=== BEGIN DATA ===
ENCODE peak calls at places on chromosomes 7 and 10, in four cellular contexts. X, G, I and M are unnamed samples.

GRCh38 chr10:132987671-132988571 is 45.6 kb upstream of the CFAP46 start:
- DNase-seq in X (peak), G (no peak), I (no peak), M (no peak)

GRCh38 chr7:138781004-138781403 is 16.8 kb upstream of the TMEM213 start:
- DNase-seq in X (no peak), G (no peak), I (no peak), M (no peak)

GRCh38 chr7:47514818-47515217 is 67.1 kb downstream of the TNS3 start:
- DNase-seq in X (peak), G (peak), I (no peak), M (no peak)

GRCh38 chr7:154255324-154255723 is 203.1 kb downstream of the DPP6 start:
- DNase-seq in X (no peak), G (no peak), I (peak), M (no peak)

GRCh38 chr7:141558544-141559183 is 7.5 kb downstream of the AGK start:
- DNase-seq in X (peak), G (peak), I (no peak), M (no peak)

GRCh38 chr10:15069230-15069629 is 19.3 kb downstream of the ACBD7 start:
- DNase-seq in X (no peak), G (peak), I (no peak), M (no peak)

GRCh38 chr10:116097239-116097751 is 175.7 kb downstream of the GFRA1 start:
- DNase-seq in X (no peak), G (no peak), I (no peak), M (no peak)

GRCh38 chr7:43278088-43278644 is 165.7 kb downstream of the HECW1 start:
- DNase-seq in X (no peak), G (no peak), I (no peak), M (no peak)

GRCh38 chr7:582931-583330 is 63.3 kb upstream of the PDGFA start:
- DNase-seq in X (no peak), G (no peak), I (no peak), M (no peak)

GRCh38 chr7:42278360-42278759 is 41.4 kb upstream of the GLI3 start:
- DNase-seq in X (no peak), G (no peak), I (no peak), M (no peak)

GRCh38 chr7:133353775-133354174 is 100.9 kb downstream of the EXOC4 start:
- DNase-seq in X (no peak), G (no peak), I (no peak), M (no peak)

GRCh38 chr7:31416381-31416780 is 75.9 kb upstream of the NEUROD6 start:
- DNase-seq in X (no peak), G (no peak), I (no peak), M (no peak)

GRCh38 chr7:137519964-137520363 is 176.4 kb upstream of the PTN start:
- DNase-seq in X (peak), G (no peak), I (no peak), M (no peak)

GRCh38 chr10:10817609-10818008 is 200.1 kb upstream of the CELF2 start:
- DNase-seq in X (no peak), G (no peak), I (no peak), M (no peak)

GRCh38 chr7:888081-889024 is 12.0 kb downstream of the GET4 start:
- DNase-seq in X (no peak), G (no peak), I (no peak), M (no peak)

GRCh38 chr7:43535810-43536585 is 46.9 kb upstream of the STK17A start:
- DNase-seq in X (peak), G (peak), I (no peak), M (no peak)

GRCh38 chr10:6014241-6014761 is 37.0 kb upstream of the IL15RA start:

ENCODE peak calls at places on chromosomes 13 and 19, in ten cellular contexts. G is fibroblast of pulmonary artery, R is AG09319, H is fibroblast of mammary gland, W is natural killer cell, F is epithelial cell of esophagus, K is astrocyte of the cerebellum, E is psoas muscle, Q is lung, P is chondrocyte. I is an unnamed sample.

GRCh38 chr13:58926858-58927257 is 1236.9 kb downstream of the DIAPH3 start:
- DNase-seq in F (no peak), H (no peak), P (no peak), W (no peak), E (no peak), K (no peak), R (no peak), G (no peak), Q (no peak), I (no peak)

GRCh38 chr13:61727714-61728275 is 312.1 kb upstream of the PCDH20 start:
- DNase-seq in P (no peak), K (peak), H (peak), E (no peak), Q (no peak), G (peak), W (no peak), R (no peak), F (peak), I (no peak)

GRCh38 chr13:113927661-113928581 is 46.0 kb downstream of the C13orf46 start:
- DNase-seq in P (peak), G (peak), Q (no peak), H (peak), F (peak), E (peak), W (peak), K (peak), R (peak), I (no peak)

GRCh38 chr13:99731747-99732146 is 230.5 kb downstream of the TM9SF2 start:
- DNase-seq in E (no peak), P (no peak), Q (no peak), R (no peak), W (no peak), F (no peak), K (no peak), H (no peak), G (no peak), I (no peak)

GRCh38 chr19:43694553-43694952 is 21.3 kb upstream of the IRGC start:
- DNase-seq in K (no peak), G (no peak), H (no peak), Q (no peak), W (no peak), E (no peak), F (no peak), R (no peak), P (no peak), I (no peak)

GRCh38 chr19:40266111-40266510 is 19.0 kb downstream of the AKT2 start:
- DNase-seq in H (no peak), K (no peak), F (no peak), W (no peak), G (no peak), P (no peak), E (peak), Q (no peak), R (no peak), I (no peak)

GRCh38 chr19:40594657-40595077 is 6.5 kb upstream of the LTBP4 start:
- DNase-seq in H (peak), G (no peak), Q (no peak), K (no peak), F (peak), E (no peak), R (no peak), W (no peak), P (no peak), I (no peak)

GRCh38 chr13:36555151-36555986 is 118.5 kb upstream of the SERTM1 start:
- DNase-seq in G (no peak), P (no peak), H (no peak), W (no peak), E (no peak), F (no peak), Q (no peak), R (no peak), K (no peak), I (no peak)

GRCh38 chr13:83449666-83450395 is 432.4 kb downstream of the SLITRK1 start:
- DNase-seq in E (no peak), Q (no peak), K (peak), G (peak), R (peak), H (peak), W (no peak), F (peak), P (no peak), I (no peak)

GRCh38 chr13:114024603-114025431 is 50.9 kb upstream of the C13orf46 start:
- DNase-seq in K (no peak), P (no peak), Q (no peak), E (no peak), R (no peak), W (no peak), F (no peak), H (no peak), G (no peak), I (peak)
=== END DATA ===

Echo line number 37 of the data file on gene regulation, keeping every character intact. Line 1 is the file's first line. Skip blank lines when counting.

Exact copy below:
- DNase-seq in F (no peak), H (no peak), P (no peak), W (no peak), E (no peak), K (no peak), R (no peak), G (no peak), Q (no peak), I (no peak)